The Finish Line Is Not The Finish Line

A few nights ago, I sat through what can be called a modern-day cult film. Wasn't my first time, won't be my last. It's an easy distraction I occasionally turn to on slow days. It always ends up triggering me the wrong way though. Sure, it's got big names, good art, groovy music. But, the premise.

Two schoolmates (strangers, for all intents and purposes) are reunited for a fortnight. They spend some time together, deeply connect, and even fall in love. Well, at least one of them does. And then, as it always is, they part ways. Radio silence for about a decade. They meet again, for five days, and what do you know? They spend some time together, deeply connect, and fall in love. And this time around, they go on to gamble with the dreams they'd been dreaming their entire lives, all to be with the person they presume to be their chosen one.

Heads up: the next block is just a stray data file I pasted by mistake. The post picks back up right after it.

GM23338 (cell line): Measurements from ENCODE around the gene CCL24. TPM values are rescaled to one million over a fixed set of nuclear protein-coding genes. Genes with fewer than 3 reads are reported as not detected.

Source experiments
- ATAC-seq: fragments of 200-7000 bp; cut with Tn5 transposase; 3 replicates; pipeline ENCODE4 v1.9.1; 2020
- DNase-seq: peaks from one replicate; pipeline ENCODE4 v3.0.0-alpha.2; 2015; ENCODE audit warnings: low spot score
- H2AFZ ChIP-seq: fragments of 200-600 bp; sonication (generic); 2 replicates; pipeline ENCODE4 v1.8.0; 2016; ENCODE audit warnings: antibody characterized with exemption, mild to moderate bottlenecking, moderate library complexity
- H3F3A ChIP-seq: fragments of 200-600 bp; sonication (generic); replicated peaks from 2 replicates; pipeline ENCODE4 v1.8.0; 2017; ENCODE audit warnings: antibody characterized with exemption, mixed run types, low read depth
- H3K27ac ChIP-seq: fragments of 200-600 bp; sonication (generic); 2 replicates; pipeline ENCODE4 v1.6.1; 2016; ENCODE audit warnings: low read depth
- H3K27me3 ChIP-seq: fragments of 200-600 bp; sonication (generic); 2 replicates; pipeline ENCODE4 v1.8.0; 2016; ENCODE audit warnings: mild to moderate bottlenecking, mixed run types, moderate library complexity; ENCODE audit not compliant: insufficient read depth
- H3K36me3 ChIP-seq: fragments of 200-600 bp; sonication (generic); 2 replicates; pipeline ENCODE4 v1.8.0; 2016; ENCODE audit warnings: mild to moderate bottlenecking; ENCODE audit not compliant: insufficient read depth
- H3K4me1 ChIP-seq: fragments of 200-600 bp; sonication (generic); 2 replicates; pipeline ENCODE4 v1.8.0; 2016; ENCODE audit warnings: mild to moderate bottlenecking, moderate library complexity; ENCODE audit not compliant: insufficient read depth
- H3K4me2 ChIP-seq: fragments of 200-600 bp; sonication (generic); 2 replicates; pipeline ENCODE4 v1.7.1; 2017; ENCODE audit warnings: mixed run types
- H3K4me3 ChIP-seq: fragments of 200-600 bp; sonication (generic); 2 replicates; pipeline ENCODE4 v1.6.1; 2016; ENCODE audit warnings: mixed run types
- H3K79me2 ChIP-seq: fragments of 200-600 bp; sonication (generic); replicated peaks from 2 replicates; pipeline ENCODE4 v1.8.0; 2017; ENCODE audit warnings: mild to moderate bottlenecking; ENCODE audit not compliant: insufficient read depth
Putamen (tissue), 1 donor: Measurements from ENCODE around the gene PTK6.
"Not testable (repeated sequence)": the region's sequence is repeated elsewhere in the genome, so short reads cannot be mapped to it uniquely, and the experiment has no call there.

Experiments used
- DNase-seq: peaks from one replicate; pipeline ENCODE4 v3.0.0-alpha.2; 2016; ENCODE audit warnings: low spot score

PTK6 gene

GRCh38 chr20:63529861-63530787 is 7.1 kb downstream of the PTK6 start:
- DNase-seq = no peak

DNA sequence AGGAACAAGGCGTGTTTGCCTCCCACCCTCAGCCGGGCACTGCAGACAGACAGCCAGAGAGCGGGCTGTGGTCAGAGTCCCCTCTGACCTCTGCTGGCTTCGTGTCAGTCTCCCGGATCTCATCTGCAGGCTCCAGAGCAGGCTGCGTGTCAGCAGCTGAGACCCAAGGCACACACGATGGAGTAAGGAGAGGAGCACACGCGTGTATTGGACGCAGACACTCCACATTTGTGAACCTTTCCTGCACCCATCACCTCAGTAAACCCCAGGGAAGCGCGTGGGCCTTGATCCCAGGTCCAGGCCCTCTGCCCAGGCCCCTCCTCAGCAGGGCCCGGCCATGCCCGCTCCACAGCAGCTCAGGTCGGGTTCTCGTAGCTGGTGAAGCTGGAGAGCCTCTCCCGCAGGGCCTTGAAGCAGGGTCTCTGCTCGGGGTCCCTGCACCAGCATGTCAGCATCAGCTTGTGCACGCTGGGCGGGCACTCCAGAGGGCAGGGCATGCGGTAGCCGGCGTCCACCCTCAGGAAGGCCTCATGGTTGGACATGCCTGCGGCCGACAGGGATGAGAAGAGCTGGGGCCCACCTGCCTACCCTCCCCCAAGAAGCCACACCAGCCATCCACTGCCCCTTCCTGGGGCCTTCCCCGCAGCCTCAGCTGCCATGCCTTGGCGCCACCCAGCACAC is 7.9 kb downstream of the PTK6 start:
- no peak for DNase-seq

Now, I usually accept nonsensical storylines in the name of fiction. I'm eager to, because they portray a world better than ours. Happier than ours. But, and this is a wildly unpopular opinion, this particular narrative is upsetting. And not only because of sour grapes, notwithstanding that being a significant pain point.


Here, in a passionate hysteria fueled by love, an admirer, offers to shuffle things around, if not their entire life, for their beloved, without qualms. Hopes and aspirations of two individuals converge into the desires of a single entity. See, the makers of the movie were very astute. They rolled the credits at the merry union, leaving the future and their fate to their viewers' discretion. I'm not gifted with psychological or filmmaking insights, but the way I imagine it, each day the characters don't realize the follies of their juvenescence, acrimony would chip away at the bedrock of their relationship. Until they get buried under the very thing they thought would liberate them.


Cinema can be so frustrating. The primary objective is to always obtain the happy ending. Whatever happened to sustaining it? Literature and music and theatre. If only, just once, they'd show the morning after everybody has ridden off into the sunset. Maybe we'd finally do ourselves a favor and fantasize about lives that could someday actually materialize.

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